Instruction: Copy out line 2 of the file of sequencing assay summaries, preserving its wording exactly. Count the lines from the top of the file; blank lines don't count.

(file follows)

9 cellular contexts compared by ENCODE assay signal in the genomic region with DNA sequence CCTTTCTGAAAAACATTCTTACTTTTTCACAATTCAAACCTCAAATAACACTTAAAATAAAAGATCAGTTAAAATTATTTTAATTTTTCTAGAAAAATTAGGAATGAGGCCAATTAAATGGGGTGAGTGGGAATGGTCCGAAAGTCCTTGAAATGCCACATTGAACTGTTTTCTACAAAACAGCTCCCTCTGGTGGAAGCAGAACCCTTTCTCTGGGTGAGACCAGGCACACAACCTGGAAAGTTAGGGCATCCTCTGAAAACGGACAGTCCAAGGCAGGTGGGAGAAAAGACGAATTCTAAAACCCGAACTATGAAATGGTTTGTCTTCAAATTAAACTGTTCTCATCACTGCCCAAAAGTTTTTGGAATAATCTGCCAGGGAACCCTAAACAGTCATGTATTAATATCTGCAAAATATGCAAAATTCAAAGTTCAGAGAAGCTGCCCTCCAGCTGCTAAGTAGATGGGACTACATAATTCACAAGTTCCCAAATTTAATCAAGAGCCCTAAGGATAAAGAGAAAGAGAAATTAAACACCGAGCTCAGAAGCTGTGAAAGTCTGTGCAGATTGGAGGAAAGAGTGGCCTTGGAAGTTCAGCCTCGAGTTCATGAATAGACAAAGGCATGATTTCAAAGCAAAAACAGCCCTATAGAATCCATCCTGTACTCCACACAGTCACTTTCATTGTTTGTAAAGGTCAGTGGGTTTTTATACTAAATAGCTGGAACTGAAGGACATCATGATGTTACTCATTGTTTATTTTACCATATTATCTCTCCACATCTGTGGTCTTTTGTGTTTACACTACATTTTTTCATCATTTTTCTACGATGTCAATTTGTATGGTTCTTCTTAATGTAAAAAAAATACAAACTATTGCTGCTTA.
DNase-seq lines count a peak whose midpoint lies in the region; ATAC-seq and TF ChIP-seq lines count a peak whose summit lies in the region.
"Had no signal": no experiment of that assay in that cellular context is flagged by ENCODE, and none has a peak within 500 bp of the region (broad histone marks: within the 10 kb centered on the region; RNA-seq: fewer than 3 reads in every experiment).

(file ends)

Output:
DNase-seq lines count a peak whose midpoint lies in the region; ATAC-seq and TF ChIP-seq lines count a peak whose summit lies in the region.